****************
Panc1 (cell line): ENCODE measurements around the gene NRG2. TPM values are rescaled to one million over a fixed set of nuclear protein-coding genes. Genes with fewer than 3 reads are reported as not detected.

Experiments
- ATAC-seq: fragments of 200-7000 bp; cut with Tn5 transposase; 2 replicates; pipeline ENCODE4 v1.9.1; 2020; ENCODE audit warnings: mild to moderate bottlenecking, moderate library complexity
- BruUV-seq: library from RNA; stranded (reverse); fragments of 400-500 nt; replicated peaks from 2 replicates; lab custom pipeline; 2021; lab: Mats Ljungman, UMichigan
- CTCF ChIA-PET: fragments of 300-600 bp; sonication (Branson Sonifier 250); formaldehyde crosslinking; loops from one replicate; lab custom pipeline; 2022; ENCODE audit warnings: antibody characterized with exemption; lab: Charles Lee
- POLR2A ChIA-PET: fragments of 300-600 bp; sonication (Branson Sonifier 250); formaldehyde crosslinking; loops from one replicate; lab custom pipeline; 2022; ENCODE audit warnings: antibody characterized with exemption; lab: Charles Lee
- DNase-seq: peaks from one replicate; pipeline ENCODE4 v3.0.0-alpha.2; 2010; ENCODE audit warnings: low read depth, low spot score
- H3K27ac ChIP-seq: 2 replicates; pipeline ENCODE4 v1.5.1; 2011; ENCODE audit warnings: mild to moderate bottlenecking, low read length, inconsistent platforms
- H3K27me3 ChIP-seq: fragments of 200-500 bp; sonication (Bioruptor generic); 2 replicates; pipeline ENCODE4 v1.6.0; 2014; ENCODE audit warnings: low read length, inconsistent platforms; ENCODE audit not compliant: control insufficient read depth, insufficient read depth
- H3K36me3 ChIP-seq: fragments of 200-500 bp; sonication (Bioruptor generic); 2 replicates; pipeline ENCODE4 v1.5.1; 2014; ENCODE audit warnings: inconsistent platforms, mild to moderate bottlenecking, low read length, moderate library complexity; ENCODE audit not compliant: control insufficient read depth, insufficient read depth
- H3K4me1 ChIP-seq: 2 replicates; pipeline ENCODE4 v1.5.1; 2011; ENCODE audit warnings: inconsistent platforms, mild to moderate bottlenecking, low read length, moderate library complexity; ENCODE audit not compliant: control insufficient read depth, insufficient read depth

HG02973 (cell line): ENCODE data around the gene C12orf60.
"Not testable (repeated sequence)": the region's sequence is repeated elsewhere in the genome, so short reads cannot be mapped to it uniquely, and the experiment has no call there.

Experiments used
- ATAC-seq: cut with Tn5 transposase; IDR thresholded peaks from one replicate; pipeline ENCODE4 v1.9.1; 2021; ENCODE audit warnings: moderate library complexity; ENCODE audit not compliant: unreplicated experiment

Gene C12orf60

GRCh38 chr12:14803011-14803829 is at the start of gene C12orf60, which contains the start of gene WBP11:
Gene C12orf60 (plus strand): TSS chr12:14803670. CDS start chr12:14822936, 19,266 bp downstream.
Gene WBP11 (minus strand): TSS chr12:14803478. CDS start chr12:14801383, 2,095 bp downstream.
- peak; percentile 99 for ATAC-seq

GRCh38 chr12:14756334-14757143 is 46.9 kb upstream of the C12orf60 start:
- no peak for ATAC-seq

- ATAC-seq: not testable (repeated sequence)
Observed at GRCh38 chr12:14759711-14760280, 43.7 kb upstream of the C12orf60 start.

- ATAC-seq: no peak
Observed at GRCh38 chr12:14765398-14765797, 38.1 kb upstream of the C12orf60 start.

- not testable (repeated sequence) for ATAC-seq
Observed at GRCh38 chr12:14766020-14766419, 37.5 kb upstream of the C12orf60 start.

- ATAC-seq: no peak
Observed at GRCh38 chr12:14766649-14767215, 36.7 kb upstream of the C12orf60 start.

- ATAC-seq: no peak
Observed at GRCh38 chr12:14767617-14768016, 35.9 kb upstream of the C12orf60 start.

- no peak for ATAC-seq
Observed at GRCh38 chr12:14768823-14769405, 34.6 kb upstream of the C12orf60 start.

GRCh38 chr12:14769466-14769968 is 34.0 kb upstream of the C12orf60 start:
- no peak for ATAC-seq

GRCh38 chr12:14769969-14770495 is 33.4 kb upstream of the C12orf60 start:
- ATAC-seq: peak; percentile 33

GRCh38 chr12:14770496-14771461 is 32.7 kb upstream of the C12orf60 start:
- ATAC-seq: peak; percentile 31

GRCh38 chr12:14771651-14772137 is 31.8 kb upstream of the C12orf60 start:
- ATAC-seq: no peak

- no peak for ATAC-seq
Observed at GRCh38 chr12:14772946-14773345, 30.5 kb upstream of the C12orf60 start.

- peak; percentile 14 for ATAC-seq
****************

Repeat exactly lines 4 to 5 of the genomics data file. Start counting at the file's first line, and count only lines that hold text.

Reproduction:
- BruUV-seq: library from RNA; stranded (reverse); fragments of 400-500 nt; replicated peaks from 2 replicates; lab custom pipeline; 2021; lab: Mats Ljungman, UMichigan
- CTCF ChIA-PET: fragments of 300-600 bp; sonication (Branson Sonifier 250); formaldehyde crosslinking; loops from one replicate; lab custom pipeline; 2022; ENCODE audit warnings: antibody characterized with exemption; lab: Charles Lee